SL In each performance, your voice drastically changes. How do you find the character’s voice?
RN I don’t have a specific way of working. It all depends on what the character desires of me and what it needs, ultimately. I like exploring, experimenting and the prep of acting. Voice is important, physicality is important – it’s a full-body experience. We sometimes get stuck in our heads too much. There’s an imbalance between the sensory part of our nature and our intellect, and we need to realize that they inform one another. But in terms of voice, my accent is very strange – it changes a lot. When I was a kid, I had an Irish accent, and then when I moved to London, it got more southeast London-y, but I still have a distinctly Irish accent. I think you’re influenced and informed by your surroundings; especially as a kid, there’s sort of a fitting-in. But I’ve always taken affront at having to change to fit in. It’s perfectly acceptable, if that’s what you want! But if it’s not what you want, then I just think, “Why?” I didn’t really want to change myself or my accent. So, I have an accent that’s a mixture of my experiences. When you have a unique experience as a child, what is normal and not strange to you can be strange and uncomfortable to other people because you’re unexpected, and people don’t really like unexpected things – especially in another human being. I think that at an early age, I became very aware of identity and how one navigates that world. How much power do you have over your own identity? We all accommodate the world to make our lives easier. And also, how much can we say, “Here I am, and if it bothers you, that’s not really my problem”?
You’re searching for that tang; you’re searching for the tickle of something. Ruth Negga
SL You played Ophelia in Hamlet in 2010 at the National Theatre in London, before performing the part of Hamlet in Brooklyn at St. Ann’s Warehouse in 2020. Lady Macbeth on Broadway with Daniel Craig is your latest role. How would you describe the physical experience of performing Shakespeare on stage?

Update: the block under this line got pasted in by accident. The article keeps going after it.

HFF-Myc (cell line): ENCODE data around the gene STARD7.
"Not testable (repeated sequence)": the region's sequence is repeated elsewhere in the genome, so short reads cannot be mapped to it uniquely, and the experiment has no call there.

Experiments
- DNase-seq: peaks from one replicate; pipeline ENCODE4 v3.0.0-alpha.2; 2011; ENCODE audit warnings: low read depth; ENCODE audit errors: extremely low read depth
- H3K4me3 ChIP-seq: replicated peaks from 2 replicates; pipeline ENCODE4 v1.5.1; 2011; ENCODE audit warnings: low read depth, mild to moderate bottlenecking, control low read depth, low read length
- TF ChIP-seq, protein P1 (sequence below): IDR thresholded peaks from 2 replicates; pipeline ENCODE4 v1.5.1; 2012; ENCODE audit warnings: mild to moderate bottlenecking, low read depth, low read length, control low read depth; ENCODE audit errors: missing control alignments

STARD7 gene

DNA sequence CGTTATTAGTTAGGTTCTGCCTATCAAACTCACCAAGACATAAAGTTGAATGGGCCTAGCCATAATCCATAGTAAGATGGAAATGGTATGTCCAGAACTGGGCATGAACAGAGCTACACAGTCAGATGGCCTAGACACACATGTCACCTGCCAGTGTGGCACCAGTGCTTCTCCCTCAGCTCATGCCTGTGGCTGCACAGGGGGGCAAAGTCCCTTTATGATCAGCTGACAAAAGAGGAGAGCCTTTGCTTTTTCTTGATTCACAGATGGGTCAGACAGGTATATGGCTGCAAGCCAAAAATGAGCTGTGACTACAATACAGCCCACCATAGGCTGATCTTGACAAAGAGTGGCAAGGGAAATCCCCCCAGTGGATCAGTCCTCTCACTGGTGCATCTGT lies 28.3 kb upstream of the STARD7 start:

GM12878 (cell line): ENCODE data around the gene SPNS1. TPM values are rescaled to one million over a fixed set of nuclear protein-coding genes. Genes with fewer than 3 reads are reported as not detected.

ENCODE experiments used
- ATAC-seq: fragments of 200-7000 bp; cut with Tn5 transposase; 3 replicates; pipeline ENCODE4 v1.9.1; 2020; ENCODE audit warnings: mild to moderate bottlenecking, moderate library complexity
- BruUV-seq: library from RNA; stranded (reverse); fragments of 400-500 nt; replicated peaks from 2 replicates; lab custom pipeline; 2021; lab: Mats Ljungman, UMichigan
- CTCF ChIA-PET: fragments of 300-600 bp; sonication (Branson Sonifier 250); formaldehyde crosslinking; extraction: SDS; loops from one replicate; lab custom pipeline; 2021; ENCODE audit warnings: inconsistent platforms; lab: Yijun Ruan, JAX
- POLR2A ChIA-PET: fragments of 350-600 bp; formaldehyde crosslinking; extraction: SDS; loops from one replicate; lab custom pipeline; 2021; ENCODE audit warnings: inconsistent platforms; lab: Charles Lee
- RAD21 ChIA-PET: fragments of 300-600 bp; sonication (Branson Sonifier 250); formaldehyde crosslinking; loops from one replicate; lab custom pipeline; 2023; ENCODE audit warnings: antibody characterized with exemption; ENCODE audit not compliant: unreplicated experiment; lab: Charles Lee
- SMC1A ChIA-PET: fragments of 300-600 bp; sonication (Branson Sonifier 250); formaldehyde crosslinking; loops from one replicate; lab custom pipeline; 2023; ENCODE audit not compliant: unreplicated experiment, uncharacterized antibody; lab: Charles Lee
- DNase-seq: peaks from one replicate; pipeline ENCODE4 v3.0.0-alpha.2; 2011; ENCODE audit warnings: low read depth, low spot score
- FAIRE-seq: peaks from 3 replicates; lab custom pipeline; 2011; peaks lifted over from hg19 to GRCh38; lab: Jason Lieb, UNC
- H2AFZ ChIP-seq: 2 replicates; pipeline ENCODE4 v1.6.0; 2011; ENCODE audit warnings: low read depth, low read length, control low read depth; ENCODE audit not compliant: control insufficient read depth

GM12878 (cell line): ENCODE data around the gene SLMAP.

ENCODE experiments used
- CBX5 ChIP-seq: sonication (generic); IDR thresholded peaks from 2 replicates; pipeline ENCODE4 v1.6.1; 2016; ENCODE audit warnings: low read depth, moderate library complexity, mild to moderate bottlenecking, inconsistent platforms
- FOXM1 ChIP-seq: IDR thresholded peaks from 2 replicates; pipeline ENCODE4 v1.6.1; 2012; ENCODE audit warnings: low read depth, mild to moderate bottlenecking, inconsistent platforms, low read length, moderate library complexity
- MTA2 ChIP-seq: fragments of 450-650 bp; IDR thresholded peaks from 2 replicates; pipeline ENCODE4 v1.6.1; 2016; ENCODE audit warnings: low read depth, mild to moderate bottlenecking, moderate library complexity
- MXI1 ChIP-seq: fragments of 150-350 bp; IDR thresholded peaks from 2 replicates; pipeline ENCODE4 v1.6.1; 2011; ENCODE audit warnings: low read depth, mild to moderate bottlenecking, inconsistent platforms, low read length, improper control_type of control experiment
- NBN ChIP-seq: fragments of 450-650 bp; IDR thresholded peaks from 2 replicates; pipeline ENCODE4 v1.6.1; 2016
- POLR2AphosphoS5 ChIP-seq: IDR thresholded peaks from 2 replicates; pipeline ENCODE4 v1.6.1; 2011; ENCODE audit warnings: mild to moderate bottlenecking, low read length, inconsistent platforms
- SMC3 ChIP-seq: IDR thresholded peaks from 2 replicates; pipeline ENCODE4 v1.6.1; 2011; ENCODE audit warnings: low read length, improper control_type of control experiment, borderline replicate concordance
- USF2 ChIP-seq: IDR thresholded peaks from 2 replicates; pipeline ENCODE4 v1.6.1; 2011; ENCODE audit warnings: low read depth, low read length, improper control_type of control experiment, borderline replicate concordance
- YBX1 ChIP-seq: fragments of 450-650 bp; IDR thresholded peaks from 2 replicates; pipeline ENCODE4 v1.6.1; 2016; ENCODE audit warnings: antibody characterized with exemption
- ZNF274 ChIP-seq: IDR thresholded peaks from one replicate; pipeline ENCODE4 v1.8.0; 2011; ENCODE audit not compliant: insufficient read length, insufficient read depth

RN When you have moments that work – I’m reluctant to tell you how rare they feel [laughs] – but when it does all coalesce together, it’s like surfing. I’ve never surfed, but I read Barbarian Days: A Surfing Life by William Finnegan, and I thought, “That’s like acting!” You’re searching for that tang; you’re searching for the tickle of something. Surfers talk about when they’re “going into the barrel,” when everything drops away, and they’re like, “I am the water” – I love all that. That’s what it feels like! And for as long as they’re on that wave – like, four seconds – that’s what it feels like, when it’s beautiful. When you fuck up your line or do something shit, it’s the opposite of that. It’s like when you’ve been tumbled by a wave, and you’re down, and you’re like, “Which way is up and down? Where am I?” And you’re stuck and fighting for your life, and death brings you toward the light, and you don’t know if it is the light, but you’re down, and it’s not going well…
SL In what way does the play Macbeth resonate with you today?
RN I think it’s a love story. I think we misunderstand what “love story” means, don’t we? The love stories that we’re familiar with are the heady, early stages, the “falling” and the longing, all those delicious things. This is different because it feels like a very established relationship. You’re exploring intellectual bonds, bonds of power, bonds of desire, bonds of losing a child, marriage, bonds of responsibility. How do we navigate that with someone we love? I do think they have to be in love – they have to be in a type of love that you read about and see in great love stories, but that you also see in Bonnie and Clyde. When did they become what they’ve become? Are people who do monstrous things monsters? There are all these different questions pinging at me. Essentially, I’m interested in the love story.
All clothing and accessories by Bottega Veneta.
Hair by Lacy Redway. Makeup by Rebecca Restrepo. Manicure by Julie Kandalec. Digital operations by Bob Wagoner. Production by Lauren Noonan at artProduction. Photo assistance by Dana Golan. Fashion assistance by Marley Cohen. Special thanks to Ben Cercio.